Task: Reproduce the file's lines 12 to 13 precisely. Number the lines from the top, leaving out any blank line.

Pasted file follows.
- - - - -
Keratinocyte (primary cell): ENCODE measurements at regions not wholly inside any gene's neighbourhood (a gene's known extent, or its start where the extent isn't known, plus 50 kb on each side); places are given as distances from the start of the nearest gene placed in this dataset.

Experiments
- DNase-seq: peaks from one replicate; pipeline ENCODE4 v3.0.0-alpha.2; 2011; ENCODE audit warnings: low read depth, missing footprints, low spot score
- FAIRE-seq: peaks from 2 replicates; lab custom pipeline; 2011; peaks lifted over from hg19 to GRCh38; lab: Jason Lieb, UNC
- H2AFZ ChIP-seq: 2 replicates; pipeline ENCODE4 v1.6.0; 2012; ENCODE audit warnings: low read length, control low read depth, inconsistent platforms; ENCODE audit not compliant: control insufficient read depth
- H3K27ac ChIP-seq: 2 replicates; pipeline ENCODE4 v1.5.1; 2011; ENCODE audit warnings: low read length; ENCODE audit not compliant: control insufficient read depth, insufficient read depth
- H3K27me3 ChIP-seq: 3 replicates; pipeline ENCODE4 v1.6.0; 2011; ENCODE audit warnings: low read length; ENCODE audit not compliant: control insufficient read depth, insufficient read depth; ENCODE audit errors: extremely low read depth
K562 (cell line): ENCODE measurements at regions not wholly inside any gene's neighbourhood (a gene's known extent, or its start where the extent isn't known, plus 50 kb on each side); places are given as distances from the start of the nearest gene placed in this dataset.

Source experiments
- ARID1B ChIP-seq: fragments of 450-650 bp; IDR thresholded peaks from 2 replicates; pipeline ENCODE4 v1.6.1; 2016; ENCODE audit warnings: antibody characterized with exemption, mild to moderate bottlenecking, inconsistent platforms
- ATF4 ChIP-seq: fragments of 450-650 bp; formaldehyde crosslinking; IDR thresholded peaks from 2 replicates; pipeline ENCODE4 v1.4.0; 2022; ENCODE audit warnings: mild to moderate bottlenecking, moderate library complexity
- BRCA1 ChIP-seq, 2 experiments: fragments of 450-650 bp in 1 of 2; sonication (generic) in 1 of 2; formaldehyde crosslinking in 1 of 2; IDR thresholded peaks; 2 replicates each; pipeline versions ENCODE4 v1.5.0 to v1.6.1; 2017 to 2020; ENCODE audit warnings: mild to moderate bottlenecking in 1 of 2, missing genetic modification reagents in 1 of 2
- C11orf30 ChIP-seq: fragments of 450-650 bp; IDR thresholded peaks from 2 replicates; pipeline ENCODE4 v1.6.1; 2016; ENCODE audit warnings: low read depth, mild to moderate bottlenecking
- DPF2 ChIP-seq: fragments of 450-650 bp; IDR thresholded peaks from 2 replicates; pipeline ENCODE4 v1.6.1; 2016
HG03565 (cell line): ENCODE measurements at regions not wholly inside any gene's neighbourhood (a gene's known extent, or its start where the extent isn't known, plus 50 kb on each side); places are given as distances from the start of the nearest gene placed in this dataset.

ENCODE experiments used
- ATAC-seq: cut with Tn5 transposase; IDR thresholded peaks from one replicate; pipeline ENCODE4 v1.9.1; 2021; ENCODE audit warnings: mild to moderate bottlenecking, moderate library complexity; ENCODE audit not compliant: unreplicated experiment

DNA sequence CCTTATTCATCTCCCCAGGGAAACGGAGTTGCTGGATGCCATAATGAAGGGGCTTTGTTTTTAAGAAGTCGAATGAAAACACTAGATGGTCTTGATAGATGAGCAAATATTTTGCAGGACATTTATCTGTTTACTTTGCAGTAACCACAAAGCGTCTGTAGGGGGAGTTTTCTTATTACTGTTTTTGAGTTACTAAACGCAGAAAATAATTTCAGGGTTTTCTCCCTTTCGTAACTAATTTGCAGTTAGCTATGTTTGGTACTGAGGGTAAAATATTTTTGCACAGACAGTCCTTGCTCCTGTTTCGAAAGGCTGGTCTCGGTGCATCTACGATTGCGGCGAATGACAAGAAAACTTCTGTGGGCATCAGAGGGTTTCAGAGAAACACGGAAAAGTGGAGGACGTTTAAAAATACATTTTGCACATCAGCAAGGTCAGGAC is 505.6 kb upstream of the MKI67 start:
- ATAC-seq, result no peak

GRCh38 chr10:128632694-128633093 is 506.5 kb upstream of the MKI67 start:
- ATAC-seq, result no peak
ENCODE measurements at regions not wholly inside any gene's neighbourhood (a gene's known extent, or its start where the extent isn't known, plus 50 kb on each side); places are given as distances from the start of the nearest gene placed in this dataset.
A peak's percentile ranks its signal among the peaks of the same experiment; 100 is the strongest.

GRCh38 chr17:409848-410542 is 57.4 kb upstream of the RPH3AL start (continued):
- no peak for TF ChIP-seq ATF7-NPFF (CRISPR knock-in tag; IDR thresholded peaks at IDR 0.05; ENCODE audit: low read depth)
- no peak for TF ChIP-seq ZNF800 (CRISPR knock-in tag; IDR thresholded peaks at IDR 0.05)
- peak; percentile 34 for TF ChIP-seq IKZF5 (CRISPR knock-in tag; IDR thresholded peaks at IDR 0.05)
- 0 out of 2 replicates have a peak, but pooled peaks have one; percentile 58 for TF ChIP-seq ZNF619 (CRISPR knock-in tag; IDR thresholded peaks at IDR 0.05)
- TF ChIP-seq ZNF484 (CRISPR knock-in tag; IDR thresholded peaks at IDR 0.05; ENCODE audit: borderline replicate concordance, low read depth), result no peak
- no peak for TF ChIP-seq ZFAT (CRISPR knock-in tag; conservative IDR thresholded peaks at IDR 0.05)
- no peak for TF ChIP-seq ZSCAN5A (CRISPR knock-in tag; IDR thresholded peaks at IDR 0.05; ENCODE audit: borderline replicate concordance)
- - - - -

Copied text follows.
- BRCA1 ChIP-seq, 2 experiments: fragments of 450-650 bp in 1 of 2; sonication (generic) in 1 of 2; formaldehyde crosslinking in 1 of 2; IDR thresholded peaks; 2 replicates each; pipeline versions ENCODE4 v1.5.0 to v1.6.1; 2017 to 2020; ENCODE audit warnings: mild to moderate bottlenecking in 1 of 2, missing genetic modification reagents in 1 of 2
- C11orf30 ChIP-seq: fragments of 450-650 bp; IDR thresholded peaks from 2 replicates; pipeline ENCODE4 v1.6.1; 2016; ENCODE audit warnings: low read depth, mild to moderate bottlenecking